Ryan Gander looks back with humor

by

Special To The Japan Times

British artist Ryan Gander does the spread of contemporary art polysemy through objects, installations, paintings, photography and video. All is brought under the rubric of “conceptual” art, for which the catalog of “These wings aren’t for flying” at The National Museum of Art, Osaka, names him the new “standard-bearer.”

To emphasize his creativity, the exhibition is prefaced with a fawning BBC documentary about the artist. Every time Gander appears in the film, little animated stars circle his head in what is referred to as a “mind whirlwind.” He is portrayed constantly envisaging exciting new ideas while conjuring the magical innocence of childhood.

While the exhibition catalog calls Gander’s pieces and processes “unique,” it is worth considering that this is a “made for Japan” tweaked version of his “Make Every Show Like it’s Your Last” exhibition that toured internationally in 2013-16. Characterizing Gander’s works and ideas as “recycled,” or even “up-cycled,” given that he confers additional values, is perhaps more apt. Indeed he conceives of himself as a modern-day Womble from Wimbledon Common, making good uses of the things that he finds.

Gander’s tale about his wristwatch is illustrative. While at an exhibition opening in Tokyo, the artist admired a custom-made Bamford Rolex watch that Masamichi Katayama, a designer and art collector, was wearing. When Katayama expressed an interest in buying an artwork, Gander, who was slightly inebriated, suggested he exchange a sculpture for the watch and Katayama agreed. Gander, having never owned a watch so valuable, felt a bit guilty, though wore it as his own. After returning to the U.K., he found out that if he listed the watch as artwork on his computer database, it would be insured. So he named it “Time is money, my friend” (2011) and called it a collaboration between artist and collector. Gander then maximized value further by making a steel copy of the watch as a bracelet titled “Clack, Clack, Thud” (2013).

Childhood recollection is a frequent feature of Gander’s works, seemingly indicative of a time of greater imagination and freedom from rules. Around the gallery he positions single black fiberglass balloons, which look like helium-filled ones that have sadly floated beyond reach up to the ceilings. A bronze realistic-looking ice-cream cone also appears to have accidentally fallen to the ground, while one work resembles a baby’s toy mobile. Five hundred 7.5-cm tall Playmobil figurines are lined up on a shelf, dressed for individuality by the artist. One undisclosed figure among them contains a 24-carat-gold skeleton component, kind of like an impossible treasure hunt.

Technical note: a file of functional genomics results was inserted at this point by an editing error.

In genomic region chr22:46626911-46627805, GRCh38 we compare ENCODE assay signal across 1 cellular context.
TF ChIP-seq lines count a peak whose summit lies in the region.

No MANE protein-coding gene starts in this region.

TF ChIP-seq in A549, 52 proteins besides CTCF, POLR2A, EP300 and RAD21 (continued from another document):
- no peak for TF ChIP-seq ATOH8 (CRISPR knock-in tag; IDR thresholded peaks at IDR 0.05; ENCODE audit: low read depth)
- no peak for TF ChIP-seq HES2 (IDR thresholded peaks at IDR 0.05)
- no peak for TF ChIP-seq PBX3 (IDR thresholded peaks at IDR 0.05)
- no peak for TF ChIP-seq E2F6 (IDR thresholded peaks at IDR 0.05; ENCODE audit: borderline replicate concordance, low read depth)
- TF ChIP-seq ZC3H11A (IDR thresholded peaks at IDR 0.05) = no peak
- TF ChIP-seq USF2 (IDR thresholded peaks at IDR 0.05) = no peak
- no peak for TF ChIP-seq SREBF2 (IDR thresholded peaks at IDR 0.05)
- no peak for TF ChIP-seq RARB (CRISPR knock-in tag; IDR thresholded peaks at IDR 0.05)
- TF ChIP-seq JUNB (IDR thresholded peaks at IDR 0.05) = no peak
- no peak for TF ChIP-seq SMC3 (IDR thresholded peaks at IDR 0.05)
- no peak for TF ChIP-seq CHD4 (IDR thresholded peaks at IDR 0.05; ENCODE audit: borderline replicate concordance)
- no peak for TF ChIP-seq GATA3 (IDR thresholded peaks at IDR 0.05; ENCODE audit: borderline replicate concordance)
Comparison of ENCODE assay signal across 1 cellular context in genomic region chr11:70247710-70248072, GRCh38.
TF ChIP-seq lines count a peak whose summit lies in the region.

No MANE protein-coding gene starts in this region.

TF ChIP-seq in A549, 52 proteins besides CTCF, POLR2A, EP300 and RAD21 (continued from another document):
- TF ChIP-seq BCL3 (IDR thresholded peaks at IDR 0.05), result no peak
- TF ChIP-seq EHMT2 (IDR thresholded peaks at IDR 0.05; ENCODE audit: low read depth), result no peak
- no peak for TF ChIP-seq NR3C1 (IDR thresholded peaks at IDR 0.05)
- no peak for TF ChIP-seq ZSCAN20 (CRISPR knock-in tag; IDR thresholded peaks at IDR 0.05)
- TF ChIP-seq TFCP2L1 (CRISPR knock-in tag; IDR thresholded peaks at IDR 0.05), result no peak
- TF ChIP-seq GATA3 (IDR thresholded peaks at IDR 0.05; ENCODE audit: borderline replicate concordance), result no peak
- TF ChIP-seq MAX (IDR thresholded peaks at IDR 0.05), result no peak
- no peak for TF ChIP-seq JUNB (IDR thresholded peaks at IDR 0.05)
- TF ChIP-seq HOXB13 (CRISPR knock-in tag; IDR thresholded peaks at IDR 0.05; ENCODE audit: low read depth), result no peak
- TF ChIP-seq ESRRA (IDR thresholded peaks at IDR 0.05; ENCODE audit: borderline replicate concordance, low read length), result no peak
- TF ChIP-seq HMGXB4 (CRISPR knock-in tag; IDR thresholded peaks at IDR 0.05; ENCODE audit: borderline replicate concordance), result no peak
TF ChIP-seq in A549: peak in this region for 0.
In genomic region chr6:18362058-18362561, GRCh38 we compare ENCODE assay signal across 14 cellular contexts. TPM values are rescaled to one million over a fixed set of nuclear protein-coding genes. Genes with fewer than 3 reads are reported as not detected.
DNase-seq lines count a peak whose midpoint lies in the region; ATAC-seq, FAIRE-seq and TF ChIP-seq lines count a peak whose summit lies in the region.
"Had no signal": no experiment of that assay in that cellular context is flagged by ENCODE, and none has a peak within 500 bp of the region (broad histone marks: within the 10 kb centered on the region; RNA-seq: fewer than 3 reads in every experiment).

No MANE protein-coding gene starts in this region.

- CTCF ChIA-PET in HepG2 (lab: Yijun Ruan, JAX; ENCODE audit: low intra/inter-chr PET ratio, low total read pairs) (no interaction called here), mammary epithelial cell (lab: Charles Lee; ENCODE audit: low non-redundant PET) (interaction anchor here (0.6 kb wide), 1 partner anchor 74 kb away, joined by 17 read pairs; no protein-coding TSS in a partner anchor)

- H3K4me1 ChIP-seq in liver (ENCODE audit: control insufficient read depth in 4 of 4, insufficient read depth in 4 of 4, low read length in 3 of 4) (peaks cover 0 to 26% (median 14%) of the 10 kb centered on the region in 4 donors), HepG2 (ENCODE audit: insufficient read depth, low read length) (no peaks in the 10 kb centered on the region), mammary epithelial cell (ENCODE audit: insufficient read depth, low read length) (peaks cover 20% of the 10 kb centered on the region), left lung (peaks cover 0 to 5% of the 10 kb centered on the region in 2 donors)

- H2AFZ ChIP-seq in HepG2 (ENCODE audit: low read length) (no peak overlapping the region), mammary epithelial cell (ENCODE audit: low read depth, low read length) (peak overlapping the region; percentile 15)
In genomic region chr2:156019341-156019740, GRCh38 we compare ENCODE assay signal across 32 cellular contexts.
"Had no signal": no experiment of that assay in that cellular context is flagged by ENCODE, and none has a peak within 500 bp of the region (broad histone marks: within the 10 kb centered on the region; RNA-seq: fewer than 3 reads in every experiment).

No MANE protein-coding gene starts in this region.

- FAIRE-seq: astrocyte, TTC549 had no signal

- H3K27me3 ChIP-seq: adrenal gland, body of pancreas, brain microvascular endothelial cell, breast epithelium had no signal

When the artist needs further ideas, he sources those of his young daughter. One day, she draped sheets over furniture to create an indoor den for pretend play. Gander reproduced its form in marble in “Is be … (xviii)” (2014).

And while Gander’s works are often about himself, his personal belongings and experiences, they also draw on the history of art and ideas. “Tight and formless thinking, or Don’t you know it’s dark outside” (2010) is a bronze sculpture of a seated ballerina following the style of those fashioned by the impressionist painter, Edgar Degas. Here the girl attempts to perform an old tactile illusion named after Aristotle: When you cross your index and middle fingers and then touch your nose with your eyes closed, it feels like you are touching two objects.

Much of Gander’s work is also deliberately gimmicky, entwined with brand commissions, advertising and pop culture nostalgia. A pair of Adidas shoes are scribbled on to look like they came straight out of the 1980s “Take on Me” music video by Aha. “Yo-yo Criticism” (2014), another Adidas sneaker commission, is a pair of pristine white runners that have been painted in brown rubber to appear permanently muddied. Flitting between the mildly comical and opaquely serious is Gander’s preferred creative gray zone.

“Ryan Gander — These wings aren’t for flying” at The National Museum, Osaka, runs until July 2; 10 a.m.-5 p.m. (Fri., Sat. until 8 p.m.). ¥900. Closed Mon. www.nmao.go.jp/en/